So Echoes, plenty of musical intelligence put in one long song, all the instruments doing its work and fitting perfectly in every single second of the track, a song that may be divided in several parts because of that mixture of sounds and passages, I mean, there are parts that sound very different to others but in the end all really fit into one place. Despite its running time, I have never been bored by this song, ever! So that is also worth mentioning, just an extra addition to my praise for this song.

Now, don't really put attention to my rating, because to be honest I am not being as objective as I wish, because as I previously mentioned, there are a couple of weaker tracks here, and even one that I qualified as unnecessary, so for that, this album is not perfect; the thing is, what I feel when I listen to this album, all the things it provokes and does on me, that is priceless. And for that my final grade will be 5 stars.

Enjoy it!

Report this review (#279298)
Posted Saturday, April 24, 2010 | Review Permalink
5 stars Almost everything has been said about Pink Floyd and it's vain to believe that I have something useful to add..But being a new ''reviewer'', I felt almost forced to write some words about PF. ''Meddle'' is not so overanalyzed as other PF's albums and it still has a sense of mystery in it. From the wonderful abstract cover until the last note of ''Echoes'', there is a divine aura, the higher intelligence of a band that is ready to conquer the world..The first track ''One of these days'' is an explosive dynamite, possibly the heaviest PF moment ever and the proof that you can write history with 2 notes,literally. As a bassist I still find myself inspired by Roger Waters' minimalistic bass lines and especially the moog pedals use of the intro.Glorious! ''A pillow of winds'' is an awesome song, a delicate elegy, Gilmour's fantastic vocal lines and slide guitar stand out. Few talk about ''Fearless'' a seemingly simple but very psychedelic track, one of the best ''unknown'' PF tracks in my opinion.Have you ever noticed the influence of its main riff to 90's alternative artists?Jeff Buckley for instance? ''San Tropez'' is Waters' ironic moment and extremely cool at the same time, while the bluesy ''Seamus'' brings a jamming, relaxing break before the epicness of ''Echoes''. I have no words for ''Echoes'', not only the best PF song ever but one of the most amazing sonic journeys we will ever experience. Beyond description, just 20 minutes of perfection. Within ''Meddle'' we can hear most directions of all PF discography, from their psychedelic past to their future's milestones. ''Meddle'' stands in the middle, perfect and clear.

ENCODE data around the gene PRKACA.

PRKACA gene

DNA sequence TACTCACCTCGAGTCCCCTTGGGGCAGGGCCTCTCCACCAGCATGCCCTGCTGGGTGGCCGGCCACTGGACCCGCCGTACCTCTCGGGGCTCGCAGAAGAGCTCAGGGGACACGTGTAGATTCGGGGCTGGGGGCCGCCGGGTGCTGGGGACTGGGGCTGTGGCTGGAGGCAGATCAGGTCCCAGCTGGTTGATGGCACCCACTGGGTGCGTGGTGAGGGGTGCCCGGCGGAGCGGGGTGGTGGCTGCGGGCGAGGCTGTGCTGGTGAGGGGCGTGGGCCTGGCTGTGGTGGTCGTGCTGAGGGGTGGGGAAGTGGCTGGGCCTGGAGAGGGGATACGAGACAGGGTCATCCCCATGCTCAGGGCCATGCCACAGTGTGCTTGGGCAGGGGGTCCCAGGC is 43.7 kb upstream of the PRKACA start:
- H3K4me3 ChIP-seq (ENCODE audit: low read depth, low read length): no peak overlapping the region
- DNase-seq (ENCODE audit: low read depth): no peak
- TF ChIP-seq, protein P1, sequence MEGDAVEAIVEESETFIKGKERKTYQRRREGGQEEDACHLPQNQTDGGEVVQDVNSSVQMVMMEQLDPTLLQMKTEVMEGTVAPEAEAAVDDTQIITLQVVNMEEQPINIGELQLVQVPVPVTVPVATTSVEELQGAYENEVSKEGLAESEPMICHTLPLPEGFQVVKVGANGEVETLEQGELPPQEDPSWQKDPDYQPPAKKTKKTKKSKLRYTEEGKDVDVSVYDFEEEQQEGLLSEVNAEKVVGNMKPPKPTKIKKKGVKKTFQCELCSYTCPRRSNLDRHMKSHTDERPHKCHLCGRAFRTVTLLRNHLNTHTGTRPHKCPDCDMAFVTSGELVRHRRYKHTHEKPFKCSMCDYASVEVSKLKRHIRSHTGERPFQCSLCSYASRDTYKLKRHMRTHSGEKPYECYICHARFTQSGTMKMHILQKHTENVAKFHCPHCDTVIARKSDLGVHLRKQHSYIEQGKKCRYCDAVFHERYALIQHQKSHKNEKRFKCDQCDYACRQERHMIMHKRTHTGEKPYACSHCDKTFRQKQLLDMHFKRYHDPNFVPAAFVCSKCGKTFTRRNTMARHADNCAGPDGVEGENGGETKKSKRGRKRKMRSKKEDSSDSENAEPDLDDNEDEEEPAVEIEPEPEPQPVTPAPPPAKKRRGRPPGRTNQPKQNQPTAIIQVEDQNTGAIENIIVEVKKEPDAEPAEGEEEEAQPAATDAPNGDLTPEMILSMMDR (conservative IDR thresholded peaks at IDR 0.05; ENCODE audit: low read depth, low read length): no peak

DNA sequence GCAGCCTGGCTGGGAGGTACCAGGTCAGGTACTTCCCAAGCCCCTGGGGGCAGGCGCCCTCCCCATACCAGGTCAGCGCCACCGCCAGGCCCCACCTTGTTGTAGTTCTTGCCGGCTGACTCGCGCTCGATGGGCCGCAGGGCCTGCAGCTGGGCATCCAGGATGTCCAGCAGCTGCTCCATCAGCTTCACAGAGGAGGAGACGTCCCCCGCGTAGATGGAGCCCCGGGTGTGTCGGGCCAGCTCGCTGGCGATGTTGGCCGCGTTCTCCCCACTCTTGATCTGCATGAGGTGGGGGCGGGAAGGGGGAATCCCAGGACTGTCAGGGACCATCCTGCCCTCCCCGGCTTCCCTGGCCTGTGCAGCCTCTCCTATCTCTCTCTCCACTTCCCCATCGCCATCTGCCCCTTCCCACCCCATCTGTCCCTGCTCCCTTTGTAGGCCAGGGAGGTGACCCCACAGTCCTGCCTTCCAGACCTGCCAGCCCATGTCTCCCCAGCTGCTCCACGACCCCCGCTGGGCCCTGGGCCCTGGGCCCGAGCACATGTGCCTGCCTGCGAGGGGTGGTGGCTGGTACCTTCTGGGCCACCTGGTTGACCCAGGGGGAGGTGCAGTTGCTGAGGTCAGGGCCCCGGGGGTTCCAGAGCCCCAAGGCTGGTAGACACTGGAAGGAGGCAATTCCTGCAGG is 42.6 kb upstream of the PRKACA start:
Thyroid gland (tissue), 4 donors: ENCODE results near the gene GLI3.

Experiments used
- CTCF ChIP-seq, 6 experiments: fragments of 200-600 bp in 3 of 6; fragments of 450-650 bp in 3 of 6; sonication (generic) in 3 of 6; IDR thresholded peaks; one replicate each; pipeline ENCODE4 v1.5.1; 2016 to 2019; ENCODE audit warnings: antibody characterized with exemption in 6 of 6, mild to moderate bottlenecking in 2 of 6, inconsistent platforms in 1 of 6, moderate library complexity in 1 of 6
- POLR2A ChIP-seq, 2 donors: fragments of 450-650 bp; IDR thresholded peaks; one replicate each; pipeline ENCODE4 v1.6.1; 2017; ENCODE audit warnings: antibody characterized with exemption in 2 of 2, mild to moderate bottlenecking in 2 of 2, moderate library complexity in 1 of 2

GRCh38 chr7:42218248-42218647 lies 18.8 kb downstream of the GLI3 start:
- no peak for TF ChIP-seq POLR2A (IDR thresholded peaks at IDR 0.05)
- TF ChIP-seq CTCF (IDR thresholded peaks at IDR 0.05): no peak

Report this review (#283662)
Posted Thursday, May 27, 2010 | Review Permalink
Prog Metal Team
4 stars If I had to describe this album with only one word then it would definitely be Echoes!